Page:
Thrift savings plans help federal employees save money for retirement by offering employer matches and tax benefits. But, most people will change jobs at least once during their career. What happens to your TSP after you leave your job is usually up to you, unless your TSP is particularly small when you stop working.
If your TSP account is worth less than $200, you will be automatically cashed out when you leave your job, even if you're under 59 1/2 years old. However, you can still avoid early withdrawal penalties and taxes on the withdrawal if you roll over the distribution into another tax-deferred qualified retirement plan, such as a traditional IRA, within 60 days. If not, the withdrawal counts as taxable income and, if you're under 59 1/2, it gets slapped with an extra 10 percent tax penalty.
Leaving Money in TSP
If your TSP balance is more than $200, you have the option to leave the money in your TSP even after you leave your job. This allows you to maintain the tax-sheltered growth of the money and take advantage of the TSP's low administration rates. Plus, if you're under 59 1/2 years old, you won't have to worry about any early withdrawal penalties if you leave the money where it is. If you choose to keep the money in the TSP, you must start taking distributions by the year you hit 70 1/2 years old.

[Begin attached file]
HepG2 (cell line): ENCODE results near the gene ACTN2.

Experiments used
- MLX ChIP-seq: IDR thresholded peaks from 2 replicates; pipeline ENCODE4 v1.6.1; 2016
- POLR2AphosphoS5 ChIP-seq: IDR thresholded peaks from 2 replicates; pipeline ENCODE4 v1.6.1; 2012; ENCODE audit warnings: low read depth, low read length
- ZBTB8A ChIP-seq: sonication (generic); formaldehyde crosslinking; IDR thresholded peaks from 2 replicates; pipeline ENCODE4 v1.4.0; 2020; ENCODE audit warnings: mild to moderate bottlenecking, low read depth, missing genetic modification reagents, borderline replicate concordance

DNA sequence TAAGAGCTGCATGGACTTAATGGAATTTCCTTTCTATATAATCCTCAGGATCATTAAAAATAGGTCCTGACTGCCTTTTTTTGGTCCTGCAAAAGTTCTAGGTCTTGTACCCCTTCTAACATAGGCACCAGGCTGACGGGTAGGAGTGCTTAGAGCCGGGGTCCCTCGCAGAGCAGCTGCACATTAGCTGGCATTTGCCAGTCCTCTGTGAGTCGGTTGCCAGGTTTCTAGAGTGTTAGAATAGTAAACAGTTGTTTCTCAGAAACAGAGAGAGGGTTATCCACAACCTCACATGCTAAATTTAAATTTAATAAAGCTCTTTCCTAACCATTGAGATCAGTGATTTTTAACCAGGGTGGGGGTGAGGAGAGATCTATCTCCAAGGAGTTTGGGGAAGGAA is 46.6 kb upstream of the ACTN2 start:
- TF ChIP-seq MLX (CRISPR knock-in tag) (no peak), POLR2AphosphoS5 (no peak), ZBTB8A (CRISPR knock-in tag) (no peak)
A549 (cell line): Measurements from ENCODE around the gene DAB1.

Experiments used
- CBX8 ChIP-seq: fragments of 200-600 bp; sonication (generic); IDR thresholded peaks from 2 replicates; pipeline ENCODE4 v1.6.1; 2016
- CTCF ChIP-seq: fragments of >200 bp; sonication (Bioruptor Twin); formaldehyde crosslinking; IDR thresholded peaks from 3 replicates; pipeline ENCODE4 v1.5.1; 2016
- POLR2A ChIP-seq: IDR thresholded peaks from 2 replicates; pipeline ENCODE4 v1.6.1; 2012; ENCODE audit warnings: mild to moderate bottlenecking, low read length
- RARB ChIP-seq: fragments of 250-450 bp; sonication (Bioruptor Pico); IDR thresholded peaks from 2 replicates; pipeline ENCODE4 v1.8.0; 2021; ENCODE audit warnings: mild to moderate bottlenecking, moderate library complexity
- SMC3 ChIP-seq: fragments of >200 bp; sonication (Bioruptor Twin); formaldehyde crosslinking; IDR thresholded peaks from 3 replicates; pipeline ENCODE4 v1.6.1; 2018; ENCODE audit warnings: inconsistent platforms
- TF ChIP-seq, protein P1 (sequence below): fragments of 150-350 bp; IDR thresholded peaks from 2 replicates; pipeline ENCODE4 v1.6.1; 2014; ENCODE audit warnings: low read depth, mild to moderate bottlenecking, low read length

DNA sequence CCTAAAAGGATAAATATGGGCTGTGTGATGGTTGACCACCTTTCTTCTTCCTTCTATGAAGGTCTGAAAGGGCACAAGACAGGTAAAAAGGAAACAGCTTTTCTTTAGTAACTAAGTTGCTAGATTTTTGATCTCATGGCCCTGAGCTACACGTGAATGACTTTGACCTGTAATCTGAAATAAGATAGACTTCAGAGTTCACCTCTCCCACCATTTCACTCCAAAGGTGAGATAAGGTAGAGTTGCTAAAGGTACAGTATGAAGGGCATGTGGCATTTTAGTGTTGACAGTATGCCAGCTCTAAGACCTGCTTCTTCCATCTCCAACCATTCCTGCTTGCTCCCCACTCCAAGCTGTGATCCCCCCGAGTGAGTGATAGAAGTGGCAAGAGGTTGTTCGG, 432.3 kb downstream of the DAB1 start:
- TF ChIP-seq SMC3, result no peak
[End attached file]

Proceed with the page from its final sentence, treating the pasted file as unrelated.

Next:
Once you've left your job, you're allowed to take out your money, but it will count as taxable income. There's no special tax rate for TSP withdrawals; it just gets added to your taxable income for the year so it's taxed at your marginal rate. If you're under 59 1/2, you're usually hit with a 10 percent additional tax penalty. However, since you're leaving your job, you can escape the penalty if you're 55 or older when you check out. For example, if you leave at age 56, you can take distributions penalty-free. However, if you leave the job at age 54, you're stuck waiting until 59 1/2 before you can avoid the penalty.
You can also roll the money from your TSP into another tax-sheltered retirement account, like an IRA or a plan sponsored by your new employer. As long as the plan is a tax-deferred account, you won't owe any taxes. If you roll it to a Roth account, you'll pay taxes, but not penalties, on the conversion amount, but your eventual distributions can come out tax-free. If you want to move the money, consider using a direct transfer, where the TSP administrator moves the money straight to the new plan without paying you first. If you receive a check, the TSP withholds 20 percent for federal income taxes and you'll have to make that portion up from your own funds if you want to roll over the entire amount. For example, say you have $100,000 in your TSP when you leave service. If you do a rollover, you only get a check for $80,000. If you only roll over the $80,000 you receive, the last $20,000 counts as a permanent distribution, subject to income tax and any penalties that apply.
Based in the Kansas City area, Mike specializes in personal finance and business topics. He has been writing since 2009 and has been published by "Quicken," "TurboTax," and "The Motley Fool."